So, today I’d like to help us better understand the truth that in Christ, we’re no longer under a condemnation which results in punishment born of God’s holy anger. This is significant, and grasping this truth can actually result in tremendous freedom.
Many of us have been brought up to believe that by nature, people are basically good. Ann Frank was quoted to say, “In spite of everything, I still believe that people are basically good at heart.” The thinking goes, while there are always a few bad apples out there, most people are innately good. While this line of thinking doesn’t line up with the biblical witness to human nature, it’s nevertheless a common perspective. But even if you see yourself as basically a good person, you’d only be fooling yourself to say you’ve never done things you wouldn’t want others to know about. My guess is that for every one of us here, there’s things about ourselves that we wouldn’t confess to anyone, not even our best friends. From hidden and internal things like attitudes, beliefs, and desires to actual outward behaviors and actions – things we’ve said, done, and thought, all of which we know are not acceptable in our modern society. We all have skeletons in our closets that we work hard to keep out of view.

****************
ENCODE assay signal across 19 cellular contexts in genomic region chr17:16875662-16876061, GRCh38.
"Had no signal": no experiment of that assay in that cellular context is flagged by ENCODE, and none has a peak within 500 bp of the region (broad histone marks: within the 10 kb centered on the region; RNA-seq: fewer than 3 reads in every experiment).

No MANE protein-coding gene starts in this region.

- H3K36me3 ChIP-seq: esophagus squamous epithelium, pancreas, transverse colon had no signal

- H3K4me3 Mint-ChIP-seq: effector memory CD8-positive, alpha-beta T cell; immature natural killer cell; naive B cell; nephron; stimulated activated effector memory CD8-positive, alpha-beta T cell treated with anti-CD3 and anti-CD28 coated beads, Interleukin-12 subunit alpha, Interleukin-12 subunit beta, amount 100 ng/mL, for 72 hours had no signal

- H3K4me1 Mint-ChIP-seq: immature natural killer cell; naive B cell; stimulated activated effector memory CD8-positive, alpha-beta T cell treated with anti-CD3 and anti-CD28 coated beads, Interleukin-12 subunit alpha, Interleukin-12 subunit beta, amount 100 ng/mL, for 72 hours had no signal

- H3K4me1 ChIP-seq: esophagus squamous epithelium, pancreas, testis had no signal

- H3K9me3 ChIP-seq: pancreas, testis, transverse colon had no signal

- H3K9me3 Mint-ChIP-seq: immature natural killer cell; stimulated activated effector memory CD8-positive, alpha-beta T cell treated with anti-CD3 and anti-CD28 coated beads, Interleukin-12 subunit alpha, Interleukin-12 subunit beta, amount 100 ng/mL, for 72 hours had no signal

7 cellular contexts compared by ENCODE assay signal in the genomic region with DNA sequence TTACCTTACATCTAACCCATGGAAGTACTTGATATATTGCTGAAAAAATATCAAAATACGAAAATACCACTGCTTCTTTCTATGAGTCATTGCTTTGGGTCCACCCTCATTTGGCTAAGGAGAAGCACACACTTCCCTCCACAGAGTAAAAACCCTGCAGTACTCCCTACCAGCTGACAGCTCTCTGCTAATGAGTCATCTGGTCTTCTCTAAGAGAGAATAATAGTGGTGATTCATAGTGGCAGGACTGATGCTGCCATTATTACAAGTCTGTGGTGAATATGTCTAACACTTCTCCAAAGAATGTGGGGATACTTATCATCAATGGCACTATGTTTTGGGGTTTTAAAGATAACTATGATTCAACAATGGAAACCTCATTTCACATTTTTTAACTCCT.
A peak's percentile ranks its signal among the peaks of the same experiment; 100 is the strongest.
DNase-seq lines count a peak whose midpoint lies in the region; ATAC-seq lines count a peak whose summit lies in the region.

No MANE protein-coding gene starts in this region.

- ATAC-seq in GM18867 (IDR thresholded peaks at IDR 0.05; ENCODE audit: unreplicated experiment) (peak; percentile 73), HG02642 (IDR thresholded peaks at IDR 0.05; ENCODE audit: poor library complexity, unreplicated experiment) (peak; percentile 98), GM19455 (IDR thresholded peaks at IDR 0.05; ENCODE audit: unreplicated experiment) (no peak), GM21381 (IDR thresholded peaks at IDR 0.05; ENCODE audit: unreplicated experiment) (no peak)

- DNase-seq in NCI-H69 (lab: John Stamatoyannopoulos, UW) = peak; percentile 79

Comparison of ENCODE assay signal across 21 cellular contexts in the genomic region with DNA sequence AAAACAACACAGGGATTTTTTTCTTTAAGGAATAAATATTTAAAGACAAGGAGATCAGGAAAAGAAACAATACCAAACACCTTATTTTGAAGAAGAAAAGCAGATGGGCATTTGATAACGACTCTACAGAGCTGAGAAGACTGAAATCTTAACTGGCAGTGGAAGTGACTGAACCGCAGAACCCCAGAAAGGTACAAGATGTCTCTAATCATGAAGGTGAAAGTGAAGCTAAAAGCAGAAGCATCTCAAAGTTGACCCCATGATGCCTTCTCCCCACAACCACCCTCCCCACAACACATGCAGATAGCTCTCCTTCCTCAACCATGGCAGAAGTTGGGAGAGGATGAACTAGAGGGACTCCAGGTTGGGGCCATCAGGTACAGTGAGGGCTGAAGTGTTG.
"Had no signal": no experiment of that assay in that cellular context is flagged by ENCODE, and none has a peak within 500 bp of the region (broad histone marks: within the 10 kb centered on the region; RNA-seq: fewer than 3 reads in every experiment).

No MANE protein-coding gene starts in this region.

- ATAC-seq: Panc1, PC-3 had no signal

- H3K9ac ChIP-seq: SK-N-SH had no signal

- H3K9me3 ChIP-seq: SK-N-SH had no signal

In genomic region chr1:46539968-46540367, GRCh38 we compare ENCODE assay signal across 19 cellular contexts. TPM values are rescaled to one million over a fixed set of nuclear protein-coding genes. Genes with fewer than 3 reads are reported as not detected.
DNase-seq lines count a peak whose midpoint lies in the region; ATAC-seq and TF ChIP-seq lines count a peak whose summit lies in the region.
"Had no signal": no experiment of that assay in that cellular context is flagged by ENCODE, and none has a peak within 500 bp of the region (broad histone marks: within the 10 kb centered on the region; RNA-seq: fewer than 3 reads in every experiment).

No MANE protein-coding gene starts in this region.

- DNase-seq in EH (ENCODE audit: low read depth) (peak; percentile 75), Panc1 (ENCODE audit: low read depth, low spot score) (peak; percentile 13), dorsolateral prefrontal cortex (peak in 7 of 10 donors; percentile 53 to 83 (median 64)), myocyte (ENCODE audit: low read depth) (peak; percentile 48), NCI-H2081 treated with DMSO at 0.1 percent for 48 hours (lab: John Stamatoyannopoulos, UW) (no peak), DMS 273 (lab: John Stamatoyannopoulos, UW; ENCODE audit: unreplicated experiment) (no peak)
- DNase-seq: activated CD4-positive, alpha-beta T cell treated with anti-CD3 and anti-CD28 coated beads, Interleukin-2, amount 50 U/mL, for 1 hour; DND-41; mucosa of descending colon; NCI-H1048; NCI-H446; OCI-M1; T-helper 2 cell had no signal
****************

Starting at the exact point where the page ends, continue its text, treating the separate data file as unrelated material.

And then there are those among us who well aware of our failures, shortcomings, and rebelliousness; who are willing to admit that despite how it looks on the outside, we’re not so innately good.
The fact is, this is the starting place for all of us. Whether we readily admit it or not, we do things we’re ashamed of, things we know are in conflict with our better selves. In the church we call this our human condition. It’s the ‘deck of cards’ we’re all dealt when we come into this world. As we grow up, most of us learn to keep this aspect of our human condition under control. We learn to not lash out at someone when we’re angry, or not take something that doesn’t belong to us, or even offer help to someone in need even if we don’t like them. But doing these things is learned behavior. And because they’re not innate behaviors or thoughts, it’s not unheard of for them to surface every now and then. Sometimes more ‘now,’ and sometimes more ‘then.’ But the fact is, it’s impossible to control our innate self-focused behaviors and thoughts all the time.
In other words, regardless of our best intentions, in our human brokenness we sin. We say and do things we soon regret.
If that’s our starting place, then it could stand to reason that God should always be angry with us, right? Aren’t we always giving God a reason to be angry with us?
That perspective seems logical. And, to a great degree, is actually true. Our disobedience does, in fact, anger God. But it’s important to note that his is what we might call a ‘righteous anger’ which isn’t so much aimed at you and I personally as much as it’s aimed at the sin itself because it keeps us in a place of rebellion, making it more difficult to experience his blessings.